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Displaying items by tag: Neil Hegarty

An exemplary three year Atlantic circuit sailing cruise was completed this weekend with the return to Ireland of Neil Hegarty’s Dufour 34 Shelduck from Cork. Shelduck has reached Baltimore in the last of the summer after a rugged 16–day west-east Transatlantic return crossing from Newfoundland writes WM Nixon. The voyage saw the veteran skipper and his crew coping with at least one Force 8 gale and a definite Force 9, but in all conditions he was happy to report that his well-proven ship “behaved impeccably”.

Shelduck visited many coasts, harbours and islands during her time on the other side of the Atlantic, and was awarded the Irish Cruising Club’s premier trophy the Faulkner Cup, for 2014, while Neil Hegarty was also an Afloat.ie “Sailor of the Month” for February 2015. He is noted for the high quality of information provided with his logs, and for his careful planning to make time available for detailed local cruising by laying up the boat in North America for two winters. As well, as his cruising partner Anne Kenny of Tralee had the 36-footer Tam O’Shanter in the Baltic, parts of the cruising season in the Northern Hemisphere were given over to Scandinavian ventures.

However, for 2016 and the final summer in America, Neil and Anne joined Shelduck in Southwest Harbor, Maine on June 1st, and cruised extensively around North Maine, New Brunswick, Nova Scotia, Labrador, and Newfoundland. Then in Lewisporte in Newfoundland, they made the final preparations for the Transatlantic crossing to start in mid-August, and strengthened their crew with the addition of Neil’s son Paul – who’s an electronics and communications ace – and Charlie Kavanagh, whom the skipper describes as “a very good foredeck hand, Anne and I stuck to the cockpit…….”

During the summer of 2016, the North Atlantic was in a decidedly restless condition for much of the time, and though Paul Hegarty’s communications network during the crossing ensured that they minimised their contact with bad weather, there were some storms that just coudn’t be avoided. Yet this well-found boat and her experienced crew came through with flying colours.

Neil Hegarty Anne KennyNeil Hegarty and Anne Kenny in Cuba during Shelduck’s Transatlantic Circuit cruise

Published in Cruising

Marine Science Perhaps it is the work of the Irish research vessel RV Celtic Explorer out in the Atlantic Ocean that best highlights the essential nature of marine research, development and sustainable management, through which Ireland is developing a strong and well-deserved reputation as an emerging centre of excellence. From Wavebob Ocean energy technology to aquaculture to weather buoys and oil exploration these pages document the work of Irish marine science and how Irish scientists have secured prominent roles in many European and international marine science bodies.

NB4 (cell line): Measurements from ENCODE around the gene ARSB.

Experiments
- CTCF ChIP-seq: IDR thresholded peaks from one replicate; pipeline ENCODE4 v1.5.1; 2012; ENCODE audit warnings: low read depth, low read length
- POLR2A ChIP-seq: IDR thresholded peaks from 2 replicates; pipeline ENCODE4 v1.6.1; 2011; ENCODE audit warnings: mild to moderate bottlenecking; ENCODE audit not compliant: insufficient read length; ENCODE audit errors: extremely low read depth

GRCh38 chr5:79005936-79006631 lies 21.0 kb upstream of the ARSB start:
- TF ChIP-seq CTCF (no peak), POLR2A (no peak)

At A Glance – Ocean Facts

  • 71% of the earth’s surface is covered by the ocean
  • The ocean is responsible for the water cycle, which affects our weather
  • The ocean absorbs 30% of the carbon dioxide added to the atmosphere by human activity
  • The real map of Ireland has a seabed territory ten times the size of its land area
  • The ocean is the support system of our planet.
  • Over half of the oxygen we breathe was produced in the ocean
  • The global market for seaweed is valued at approximately €5.4 billion
  • · Coral reefs are among the oldest ecosystems in the world — at 230 million years
  • 1.9 million people live within 5km of the coast in Ireland
  • Ocean waters hold nearly 20 million tons of gold. If we could mine all of the gold from the ocean, we would have enough to give every person on earth 9lbs of the precious metal!
  • Aquaculture is the fastest growing food sector in the world – Ireland is ranked 7th largest aquaculture producer in the EU
  • The Atlantic Ocean is the second largest ocean in the world, covering 20% of the earth’s surface. Out of all the oceans, the Atlantic Ocean is the saltiest
  • The Pacific Ocean is the largest ocean in the world. It’s bigger than all the continents put together
  • Ireland is surrounded by some of the most productive fishing grounds in Europe, with Irish commercial fish landings worth around €200 million annually
  • 97% of the earth’s water is in the ocean
  • The ocean provides the greatest amount of the world’s protein consumed by humans
  • Plastic affects 700 species in the oceans from plankton to whales.
  • Only 10% of the oceans have been explored.
  • 8 million tonnes of plastic enter the ocean each year, equal to dumping a garbage truck of plastic into the ocean every minute.
  • 12 humans have walked on the moon but only 3 humans have been to the deepest part of the ocean.

(Ref: Marine Institute)

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